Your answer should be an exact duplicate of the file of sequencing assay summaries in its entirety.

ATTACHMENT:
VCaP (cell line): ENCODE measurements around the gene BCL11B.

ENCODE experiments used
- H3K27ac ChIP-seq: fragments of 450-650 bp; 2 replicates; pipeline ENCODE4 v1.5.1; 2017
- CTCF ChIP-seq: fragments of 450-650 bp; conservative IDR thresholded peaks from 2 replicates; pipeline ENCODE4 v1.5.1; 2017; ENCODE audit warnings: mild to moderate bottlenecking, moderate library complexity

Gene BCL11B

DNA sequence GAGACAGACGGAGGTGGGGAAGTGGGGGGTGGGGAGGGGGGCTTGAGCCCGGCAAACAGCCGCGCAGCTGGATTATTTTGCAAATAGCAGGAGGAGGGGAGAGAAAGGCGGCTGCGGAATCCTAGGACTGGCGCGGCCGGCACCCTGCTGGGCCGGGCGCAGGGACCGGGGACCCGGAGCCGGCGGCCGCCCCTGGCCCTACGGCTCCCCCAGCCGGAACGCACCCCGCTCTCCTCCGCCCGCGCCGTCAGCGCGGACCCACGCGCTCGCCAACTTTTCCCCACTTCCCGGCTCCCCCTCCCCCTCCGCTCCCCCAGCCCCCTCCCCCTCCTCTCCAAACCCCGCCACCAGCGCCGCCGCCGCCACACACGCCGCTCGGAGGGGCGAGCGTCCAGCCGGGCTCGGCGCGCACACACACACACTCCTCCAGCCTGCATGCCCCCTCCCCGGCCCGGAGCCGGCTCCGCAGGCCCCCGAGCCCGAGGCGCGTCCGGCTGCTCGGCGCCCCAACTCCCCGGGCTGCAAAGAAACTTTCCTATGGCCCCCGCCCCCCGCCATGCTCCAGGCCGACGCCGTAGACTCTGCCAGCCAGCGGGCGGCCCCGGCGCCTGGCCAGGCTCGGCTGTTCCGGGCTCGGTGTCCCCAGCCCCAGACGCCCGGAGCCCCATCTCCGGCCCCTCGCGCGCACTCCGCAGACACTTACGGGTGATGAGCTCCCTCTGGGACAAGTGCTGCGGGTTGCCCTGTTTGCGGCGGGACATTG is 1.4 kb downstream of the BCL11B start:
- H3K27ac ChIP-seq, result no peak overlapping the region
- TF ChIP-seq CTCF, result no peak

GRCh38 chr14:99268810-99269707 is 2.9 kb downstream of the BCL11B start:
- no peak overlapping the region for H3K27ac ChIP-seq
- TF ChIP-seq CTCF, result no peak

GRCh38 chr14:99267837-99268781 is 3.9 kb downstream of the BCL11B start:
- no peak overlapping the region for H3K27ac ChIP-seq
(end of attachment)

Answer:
VCaP (cell line): ENCODE measurements around the gene BCL11B.

ENCODE experiments used
- H3K27ac ChIP-seq: fragments of 450-650 bp; 2 replicates; pipeline ENCODE4 v1.5.1; 2017
- CTCF ChIP-seq: fragments of 450-650 bp; conservative IDR thresholded peaks from 2 replicates; pipeline ENCODE4 v1.5.1; 2017; ENCODE audit warnings: mild to moderate bottlenecking, moderate library complexity

Gene BCL11B

DNA sequence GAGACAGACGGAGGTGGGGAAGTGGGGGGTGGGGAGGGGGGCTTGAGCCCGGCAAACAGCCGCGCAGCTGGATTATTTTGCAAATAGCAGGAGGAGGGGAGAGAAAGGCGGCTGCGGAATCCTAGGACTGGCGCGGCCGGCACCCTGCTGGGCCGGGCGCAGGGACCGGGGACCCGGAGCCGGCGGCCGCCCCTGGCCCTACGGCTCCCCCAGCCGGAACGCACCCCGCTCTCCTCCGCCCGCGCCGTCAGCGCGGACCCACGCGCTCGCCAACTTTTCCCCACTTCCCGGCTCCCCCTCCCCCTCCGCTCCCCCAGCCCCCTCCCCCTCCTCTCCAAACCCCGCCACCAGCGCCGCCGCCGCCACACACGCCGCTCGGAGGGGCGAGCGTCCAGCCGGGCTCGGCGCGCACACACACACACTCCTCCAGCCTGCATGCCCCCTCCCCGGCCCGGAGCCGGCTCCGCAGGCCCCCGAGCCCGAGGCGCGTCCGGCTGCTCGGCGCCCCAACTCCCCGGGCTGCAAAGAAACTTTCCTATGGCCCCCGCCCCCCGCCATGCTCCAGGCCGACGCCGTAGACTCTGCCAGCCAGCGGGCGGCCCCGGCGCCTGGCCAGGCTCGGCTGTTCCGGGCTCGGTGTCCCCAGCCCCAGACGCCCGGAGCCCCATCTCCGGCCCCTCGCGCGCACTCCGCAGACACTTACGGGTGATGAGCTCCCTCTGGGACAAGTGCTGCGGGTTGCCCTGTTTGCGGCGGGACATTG is 1.4 kb downstream of the BCL11B start:
- H3K27ac ChIP-seq, result no peak overlapping the region
- TF ChIP-seq CTCF, result no peak

GRCh38 chr14:99268810-99269707 is 2.9 kb downstream of the BCL11B start:
- no peak overlapping the region for H3K27ac ChIP-seq
- TF ChIP-seq CTCF, result no peak

GRCh38 chr14:99267837-99268781 is 3.9 kb downstream of the BCL11B start:
- no peak overlapping the region for H3K27ac ChIP-seq